Neil Lennon bomb police probe fifth suspect package

Victoria Street has been closed  for the second time Part of Belfast city centre was closed off after the discovery

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Police investigating parcel bombs sent to Celtic manager Neil Lennon and two other people have said another suspect package has been discovered.

The package was intercepted by postal staff in Northern Ireland.

Strathclyde Police said the parcel was similar to four already being investigated and was routed to a Belfast office by postal staff.

It is understood the package was sent to Cairde Na h'Éireann, a Republican supporters group based in Scotland.

The packages already discovered were designed to cause serious harm to the recipient.

The latest package - believed to be a parcel bomb - was found at the National Return Letter Centre in Belfast, where mail which has not been delivered and has no return to sender address is retained by Royal Mail.

It was then taken to a Police Service of Northern Ireland station.

Cairde Na hÉireann (Friends of Ireland)

Cairde Na hÉireann states that it is a national body for republicans in Scotland. Its aims are:

  • to campaign for a united Ireland
  • support sister organisations in Ireland
  • improve conditions for the Irish community in Scotland
  • campaign against sectarianism and racism

The organisation acts as an umbrella group for other Irish republican groups, such as the James Connolly Society. Its members take part in the the annual James Connolly march through Edinburgh and the Bloody Sunday march in Glasgow.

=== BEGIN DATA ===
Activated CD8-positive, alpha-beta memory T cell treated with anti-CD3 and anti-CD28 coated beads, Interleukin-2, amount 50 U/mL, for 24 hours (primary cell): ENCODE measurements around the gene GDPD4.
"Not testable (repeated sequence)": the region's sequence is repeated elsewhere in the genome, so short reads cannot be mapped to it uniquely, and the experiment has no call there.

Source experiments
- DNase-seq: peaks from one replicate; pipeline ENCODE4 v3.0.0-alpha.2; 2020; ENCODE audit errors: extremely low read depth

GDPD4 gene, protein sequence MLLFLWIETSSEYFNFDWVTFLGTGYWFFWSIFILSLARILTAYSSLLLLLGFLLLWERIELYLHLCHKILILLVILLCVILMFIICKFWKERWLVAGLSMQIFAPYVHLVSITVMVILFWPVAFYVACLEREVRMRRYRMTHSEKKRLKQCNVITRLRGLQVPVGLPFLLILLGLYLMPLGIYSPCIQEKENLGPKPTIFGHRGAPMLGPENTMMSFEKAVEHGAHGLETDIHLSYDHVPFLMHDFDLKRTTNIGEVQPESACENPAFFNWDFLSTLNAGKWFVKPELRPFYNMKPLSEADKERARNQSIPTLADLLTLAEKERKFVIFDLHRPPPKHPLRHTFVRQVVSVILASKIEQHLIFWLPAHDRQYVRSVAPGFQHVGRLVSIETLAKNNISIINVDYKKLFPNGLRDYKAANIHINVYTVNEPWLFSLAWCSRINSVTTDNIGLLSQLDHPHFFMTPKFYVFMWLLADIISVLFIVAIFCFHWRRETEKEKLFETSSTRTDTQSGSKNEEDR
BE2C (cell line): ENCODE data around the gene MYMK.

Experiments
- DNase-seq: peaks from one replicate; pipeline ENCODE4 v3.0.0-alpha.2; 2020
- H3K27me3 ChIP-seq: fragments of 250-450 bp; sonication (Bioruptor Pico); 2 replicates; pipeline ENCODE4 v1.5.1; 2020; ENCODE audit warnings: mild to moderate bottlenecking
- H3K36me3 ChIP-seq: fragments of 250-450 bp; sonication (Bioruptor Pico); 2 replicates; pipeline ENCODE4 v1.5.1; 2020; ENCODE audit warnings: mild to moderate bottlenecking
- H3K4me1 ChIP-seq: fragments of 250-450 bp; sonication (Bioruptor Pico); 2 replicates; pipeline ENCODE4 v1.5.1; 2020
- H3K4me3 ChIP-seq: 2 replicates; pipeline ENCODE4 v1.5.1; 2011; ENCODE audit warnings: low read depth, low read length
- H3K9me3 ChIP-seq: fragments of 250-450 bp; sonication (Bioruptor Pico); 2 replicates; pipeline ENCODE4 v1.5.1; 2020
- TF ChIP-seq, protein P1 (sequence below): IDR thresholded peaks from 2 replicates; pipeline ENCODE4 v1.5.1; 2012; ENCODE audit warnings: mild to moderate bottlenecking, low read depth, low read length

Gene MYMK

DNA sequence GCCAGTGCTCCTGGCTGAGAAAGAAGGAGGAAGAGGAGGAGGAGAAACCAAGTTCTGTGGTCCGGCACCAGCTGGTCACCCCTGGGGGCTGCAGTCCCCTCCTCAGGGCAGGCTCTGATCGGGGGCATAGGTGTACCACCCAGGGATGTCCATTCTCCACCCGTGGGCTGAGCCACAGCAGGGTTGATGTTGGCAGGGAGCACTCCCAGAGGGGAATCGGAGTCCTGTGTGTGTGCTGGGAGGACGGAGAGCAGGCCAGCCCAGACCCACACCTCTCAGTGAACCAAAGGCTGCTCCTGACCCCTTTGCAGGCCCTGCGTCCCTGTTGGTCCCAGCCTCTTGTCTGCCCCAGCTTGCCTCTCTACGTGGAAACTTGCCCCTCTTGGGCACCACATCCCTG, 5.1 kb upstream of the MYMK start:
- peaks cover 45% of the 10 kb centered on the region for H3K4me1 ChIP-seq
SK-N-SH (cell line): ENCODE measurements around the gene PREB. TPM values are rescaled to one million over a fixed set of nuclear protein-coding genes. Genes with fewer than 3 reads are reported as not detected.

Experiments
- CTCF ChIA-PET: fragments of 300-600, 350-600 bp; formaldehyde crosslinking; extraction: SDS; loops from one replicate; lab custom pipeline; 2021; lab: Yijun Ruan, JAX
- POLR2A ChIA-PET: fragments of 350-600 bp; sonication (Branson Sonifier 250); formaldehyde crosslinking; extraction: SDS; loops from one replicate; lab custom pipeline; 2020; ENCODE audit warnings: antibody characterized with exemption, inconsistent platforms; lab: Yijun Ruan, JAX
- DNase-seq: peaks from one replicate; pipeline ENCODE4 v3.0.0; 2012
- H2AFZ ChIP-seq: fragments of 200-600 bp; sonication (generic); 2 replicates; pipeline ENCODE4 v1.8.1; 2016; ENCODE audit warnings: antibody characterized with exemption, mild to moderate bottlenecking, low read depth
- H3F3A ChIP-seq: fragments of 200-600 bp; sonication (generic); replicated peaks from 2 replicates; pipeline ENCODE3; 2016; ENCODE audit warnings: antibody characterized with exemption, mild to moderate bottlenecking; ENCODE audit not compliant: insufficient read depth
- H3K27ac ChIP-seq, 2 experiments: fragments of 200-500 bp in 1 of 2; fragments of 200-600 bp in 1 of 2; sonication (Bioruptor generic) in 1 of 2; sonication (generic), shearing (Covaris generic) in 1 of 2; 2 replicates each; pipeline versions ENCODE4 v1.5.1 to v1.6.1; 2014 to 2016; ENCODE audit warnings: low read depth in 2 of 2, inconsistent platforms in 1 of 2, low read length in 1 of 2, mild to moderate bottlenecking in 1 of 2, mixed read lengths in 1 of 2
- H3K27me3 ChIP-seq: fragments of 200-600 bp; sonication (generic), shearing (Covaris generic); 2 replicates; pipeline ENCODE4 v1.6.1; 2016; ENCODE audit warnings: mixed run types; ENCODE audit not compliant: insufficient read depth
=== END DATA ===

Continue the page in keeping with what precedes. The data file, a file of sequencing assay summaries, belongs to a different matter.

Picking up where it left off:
Officers from Strathclyde Police believe it originally entered the postal system at about the same time as the devices already under investigation.

'Cowardly actions'

Two bombs were sent to Neil Lennon, one was sent to former MSP Trish Godman and one, addressed to Lennon's lawyer Paul McBride QC, was discovered at a postbox in Kilwinning in Ayrshire.

Ch Supt Ruaraidh Nicolson, of Strathclyde Police, said: "We'd like to stress that there is still no intelligence to suggest that these packages pose a threat to the wider public and we would urge people to remain calm.

"The person or people sending these packages are clearly determined to cause fear and alarm to the individuals or organisations concerned.

"This is an utterly despicable crime, committed by an individual or individuals who are prepared to put people in harm's way simply to attract attention to their callous and cowardly actions. "

A security alert had been sparked around the Police Service of Northern Ireland office on Musgrave Street in Belfast.

Army bomb experts were called to examine the package, which had been taken from the Royal Mail sorting office.

The package is being made safe and will be handed to Strathclyde Police for further investigation.

Cairde Na h'Éireann has premises in Glasgow, but it is understood the parcel was not addressed to any specific individual.

First Minister Alex Salmond said: "Let's be quite clear - the individual or individuals responsible for these disgraceful actions will be apprehended and dealt with with the full force of the law."

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